School reformers across the nation are closely watching Ohio, where a statewide referendum next Tuesday will determine the fate of SB 5, the legislation that would greatly curtail collective bargaining privileges for teachers and other public employees.
This gutsy law, approved by the legislature and Gov. John Kasich, is similar to the very effective Act 10 in Wisconsin. It would allow cash-strapped school boards to cut labor costs, balance their budgets and put more focus on student instruction without interference from local unions.
Of course the teachers unions (and every other sort of union) hate this law, because it threatens their ability to dominate school budgets. They led a petition drive to challenge the law through popular referendum and are pouring cash into the campaign to kill it.
We Are Ohio, the coalition spearheading opposition to the law, received $19 million in donations during the last campaign financing reporting period, according to a recent story in the Columbus Dispatch. In contrast, Building a Better Ohio, which supports the law, reported contributions of nearly $7.6 million.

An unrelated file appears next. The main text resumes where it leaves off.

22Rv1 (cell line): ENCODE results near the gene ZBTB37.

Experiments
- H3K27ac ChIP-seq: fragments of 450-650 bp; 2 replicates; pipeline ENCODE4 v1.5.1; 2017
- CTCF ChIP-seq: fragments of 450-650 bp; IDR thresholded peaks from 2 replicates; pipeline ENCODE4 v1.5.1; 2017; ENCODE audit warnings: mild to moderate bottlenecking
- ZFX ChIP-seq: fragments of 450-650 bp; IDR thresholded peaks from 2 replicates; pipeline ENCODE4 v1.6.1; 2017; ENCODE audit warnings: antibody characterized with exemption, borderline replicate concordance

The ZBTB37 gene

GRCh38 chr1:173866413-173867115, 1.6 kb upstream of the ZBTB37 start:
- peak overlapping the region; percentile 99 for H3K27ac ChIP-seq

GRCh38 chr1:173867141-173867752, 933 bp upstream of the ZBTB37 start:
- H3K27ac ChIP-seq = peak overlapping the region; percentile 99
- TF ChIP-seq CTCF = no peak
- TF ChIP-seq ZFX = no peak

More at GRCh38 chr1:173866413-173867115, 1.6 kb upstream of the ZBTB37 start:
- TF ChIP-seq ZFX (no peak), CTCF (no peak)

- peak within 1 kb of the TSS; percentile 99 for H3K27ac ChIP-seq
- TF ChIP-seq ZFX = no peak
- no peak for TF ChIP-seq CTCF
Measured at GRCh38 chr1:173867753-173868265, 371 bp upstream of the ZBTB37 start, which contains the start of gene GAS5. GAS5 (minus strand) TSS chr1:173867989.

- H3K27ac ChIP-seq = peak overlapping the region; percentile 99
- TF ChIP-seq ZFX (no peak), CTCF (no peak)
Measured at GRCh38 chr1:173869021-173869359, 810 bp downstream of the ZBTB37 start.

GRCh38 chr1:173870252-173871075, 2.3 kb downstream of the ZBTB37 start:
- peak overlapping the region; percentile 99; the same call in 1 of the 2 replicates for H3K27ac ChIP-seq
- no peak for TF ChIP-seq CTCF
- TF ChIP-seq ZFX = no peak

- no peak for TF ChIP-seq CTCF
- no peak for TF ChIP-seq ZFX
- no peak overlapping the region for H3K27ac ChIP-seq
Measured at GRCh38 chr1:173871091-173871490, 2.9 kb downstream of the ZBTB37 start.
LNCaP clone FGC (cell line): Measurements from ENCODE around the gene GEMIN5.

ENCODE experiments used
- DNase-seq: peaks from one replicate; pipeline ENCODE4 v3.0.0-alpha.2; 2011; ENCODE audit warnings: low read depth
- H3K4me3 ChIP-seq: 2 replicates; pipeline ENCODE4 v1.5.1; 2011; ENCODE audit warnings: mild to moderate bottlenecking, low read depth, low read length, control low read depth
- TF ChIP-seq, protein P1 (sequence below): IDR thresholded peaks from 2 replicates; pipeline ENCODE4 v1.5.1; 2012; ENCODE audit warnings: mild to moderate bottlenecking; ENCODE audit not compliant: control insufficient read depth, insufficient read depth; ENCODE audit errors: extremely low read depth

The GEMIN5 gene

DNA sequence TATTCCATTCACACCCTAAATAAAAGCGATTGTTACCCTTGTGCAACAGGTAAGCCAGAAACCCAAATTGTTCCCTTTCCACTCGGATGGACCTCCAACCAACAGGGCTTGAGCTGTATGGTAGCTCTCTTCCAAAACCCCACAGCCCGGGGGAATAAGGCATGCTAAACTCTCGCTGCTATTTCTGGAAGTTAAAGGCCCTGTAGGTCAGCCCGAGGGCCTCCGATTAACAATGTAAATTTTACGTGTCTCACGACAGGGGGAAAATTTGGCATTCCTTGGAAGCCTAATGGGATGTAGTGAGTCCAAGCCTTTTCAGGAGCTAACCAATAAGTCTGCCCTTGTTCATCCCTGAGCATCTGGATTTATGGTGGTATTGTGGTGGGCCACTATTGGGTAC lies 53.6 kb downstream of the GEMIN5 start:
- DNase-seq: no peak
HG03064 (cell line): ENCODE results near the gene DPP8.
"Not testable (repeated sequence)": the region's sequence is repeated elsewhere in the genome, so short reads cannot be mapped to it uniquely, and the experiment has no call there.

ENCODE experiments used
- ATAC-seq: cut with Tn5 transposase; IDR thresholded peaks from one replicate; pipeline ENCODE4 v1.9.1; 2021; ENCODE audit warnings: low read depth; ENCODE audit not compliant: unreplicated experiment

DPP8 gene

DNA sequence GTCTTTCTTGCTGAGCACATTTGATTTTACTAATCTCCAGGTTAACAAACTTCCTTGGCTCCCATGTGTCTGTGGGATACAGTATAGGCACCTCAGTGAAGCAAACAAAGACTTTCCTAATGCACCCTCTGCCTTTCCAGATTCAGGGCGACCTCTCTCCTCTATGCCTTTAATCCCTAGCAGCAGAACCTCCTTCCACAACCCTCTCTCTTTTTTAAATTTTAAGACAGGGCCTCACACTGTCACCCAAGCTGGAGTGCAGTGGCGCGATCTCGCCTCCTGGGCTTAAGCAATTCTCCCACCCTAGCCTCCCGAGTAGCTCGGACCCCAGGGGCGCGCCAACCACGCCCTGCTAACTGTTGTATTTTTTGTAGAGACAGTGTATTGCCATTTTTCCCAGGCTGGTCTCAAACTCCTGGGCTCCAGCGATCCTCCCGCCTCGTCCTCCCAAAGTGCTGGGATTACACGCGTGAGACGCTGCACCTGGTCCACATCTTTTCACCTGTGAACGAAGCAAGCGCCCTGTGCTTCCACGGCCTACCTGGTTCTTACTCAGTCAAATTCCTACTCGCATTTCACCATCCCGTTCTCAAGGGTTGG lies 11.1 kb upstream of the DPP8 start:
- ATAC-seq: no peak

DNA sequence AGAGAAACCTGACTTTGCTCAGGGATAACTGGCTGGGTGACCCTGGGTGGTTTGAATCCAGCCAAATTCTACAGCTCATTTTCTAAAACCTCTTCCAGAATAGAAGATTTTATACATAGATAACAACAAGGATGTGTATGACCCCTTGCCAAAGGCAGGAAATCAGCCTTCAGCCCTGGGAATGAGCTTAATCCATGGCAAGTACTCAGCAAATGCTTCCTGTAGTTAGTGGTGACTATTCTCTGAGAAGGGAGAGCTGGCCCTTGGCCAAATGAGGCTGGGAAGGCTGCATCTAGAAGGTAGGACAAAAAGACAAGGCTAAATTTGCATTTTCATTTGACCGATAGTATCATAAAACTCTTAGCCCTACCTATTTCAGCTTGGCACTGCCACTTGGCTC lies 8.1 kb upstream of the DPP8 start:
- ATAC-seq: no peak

Of course, much of the money for We Are Ohio is coming from organized labor. Reports indicate that the Ohio Education Association contributed more than $4.75 million to the campaign in the most recent filing period.
It makes sense, since that union forced each of its members to contribute $54 toward the campaign. The National Education Association kicked in about $2 million and the Ohio Federation of Teachers added $750,000. Labor groups also spent more than $17 million in the prior filing period, blanketing the state with television ads, according to the newspaper report.
Not surprisingly, a recent poll indicates that voters currently favor repealing the law by a 25-point margin.
Money obviously talks in politics, and the unions certainly have a lot of it. It will be tragic if the best interests of school children are trumped by Big Labor and its very Big Wallet.